SNP MPs call for action on poor mobile coverage across Scotland

SNP MPs are urging the UK Government to “show more ambition” on rural connectivity, as a new study revealed that Scotland is lagging behind much of the UK on mobile access to a 4G signal.

A report by the consumer champion Which? and independent mobile coverage experts OpenSignal, found that mobile users in Scotland can only access a 4G signal 50.4% of the time.

Scotland is ranked 8th out of 12 UK regions for 4G access. This stands in comparison to London, which topped the table, where mobile users are able to access a 4G signal 69.7% of the time.

As the UK Government prepares to progress its Digital Economy Bill through Parliament, two rural SNP MPs from the north and south of Scotland – Drew Hendry and Calum Kerr – have responded with a call for a new approach to leverage far better mobile coverage from providers.

Both MPs will sit on the committee for the Digital Economy Bill, which is tasked with scrutinising the government’s plans, and have pledged to make sure that the views of rural consumers users across Scotland are heard in Westminster.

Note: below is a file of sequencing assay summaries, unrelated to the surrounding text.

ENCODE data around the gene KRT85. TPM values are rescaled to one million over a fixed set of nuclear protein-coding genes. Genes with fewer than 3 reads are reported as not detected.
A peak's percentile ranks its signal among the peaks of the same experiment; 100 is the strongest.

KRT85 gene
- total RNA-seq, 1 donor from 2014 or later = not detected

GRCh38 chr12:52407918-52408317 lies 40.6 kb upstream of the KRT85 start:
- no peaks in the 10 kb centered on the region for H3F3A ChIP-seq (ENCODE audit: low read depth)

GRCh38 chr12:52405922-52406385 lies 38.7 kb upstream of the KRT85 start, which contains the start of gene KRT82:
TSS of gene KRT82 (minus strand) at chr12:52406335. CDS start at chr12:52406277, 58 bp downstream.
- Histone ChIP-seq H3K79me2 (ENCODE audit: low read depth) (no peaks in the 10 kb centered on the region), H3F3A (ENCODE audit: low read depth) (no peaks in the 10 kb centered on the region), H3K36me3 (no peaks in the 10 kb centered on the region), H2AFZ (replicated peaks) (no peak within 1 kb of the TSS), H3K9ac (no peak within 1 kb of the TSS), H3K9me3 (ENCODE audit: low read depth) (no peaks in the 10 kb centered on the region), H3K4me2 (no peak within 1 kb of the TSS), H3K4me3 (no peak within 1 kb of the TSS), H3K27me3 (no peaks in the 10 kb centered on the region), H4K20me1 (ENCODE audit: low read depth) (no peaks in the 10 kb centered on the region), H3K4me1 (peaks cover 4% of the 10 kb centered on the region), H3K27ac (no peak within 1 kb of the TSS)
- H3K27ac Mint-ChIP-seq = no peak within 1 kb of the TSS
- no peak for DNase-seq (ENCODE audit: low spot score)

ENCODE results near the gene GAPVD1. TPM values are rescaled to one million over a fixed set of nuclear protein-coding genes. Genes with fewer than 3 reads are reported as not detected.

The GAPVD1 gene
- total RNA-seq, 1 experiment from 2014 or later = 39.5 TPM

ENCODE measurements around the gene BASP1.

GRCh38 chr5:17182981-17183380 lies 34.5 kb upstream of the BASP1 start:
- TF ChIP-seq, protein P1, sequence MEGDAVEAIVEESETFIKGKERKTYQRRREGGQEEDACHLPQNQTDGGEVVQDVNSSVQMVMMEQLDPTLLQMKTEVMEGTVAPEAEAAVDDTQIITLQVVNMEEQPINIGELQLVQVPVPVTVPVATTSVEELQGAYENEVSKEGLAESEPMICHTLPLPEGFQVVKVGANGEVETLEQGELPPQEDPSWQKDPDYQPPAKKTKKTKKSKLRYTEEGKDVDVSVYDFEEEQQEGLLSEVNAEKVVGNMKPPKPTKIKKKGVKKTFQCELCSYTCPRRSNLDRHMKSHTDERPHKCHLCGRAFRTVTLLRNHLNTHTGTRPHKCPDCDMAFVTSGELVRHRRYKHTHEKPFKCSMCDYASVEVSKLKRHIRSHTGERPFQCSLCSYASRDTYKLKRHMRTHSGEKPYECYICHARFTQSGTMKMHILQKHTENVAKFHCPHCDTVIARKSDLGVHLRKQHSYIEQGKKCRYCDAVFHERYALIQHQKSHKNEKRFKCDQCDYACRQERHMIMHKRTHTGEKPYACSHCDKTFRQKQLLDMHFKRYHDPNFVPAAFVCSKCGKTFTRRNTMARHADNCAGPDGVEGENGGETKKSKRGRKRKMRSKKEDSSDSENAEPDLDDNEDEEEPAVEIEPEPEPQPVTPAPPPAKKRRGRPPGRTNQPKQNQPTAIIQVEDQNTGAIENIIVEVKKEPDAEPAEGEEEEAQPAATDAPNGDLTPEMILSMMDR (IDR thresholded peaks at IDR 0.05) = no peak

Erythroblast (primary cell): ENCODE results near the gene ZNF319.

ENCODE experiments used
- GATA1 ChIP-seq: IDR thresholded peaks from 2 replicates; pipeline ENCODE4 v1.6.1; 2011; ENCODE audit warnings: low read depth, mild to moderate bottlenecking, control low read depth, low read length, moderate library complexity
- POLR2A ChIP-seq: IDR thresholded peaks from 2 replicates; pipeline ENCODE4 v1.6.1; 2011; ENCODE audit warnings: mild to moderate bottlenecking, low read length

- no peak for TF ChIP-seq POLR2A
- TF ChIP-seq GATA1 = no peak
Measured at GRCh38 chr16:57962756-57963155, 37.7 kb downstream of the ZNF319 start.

Commenting on today’s figures, Mr Hendry, MP for Inverness, Nairn, Badenoch and Strathspey, said:

“Rural areas such as the north of Scotland have for a long time lost out to more urban areas due to poor infrastructure and weak connectivity. This is why the UK Government needs to show more ambition when it comes to developing strategies for the future. “

“A key way this can be achieved is by ensuring that future technology licences specify that rural communities must be prioritised. It is not good enough to only take into account the technology mobile connectivity that is currently available.“

“The UK Government must plan for the next big development and the technologies that are about to come on stream.”

The MPs have highlighted the significance of improved digital infrastructure as the next generation of mobile connectivity – 5G – comes online over the coming decade.

Calum Kerr, MP for Berwickshire, Roxburgh and Selkirk and the SNP’s Digital Spokesperson, commented:

“As we move towards a 5G future – with its enormous economic potential – we have to learn from previous mistakes and from best practice across Europe.”

“Spectrum licensing is absolutely crucial to resolving problems around rural connectivity. As the German example has shown – it’s possible to use licensing policy as an efficient way to get mobile network operators to tackle rural connectivity first.”

“We’re calling on the UK Government to follow this example and implement a rural first policy for future licenses”

“With nearly half of Scotland’s landmass without any mobile data coverage whatsoever we also need to consider far more ambitious targets for geographic coverage. These are the kind of bold initiatives required to ensure that no one in Scotland is excluded from the digital superhighways of the future.”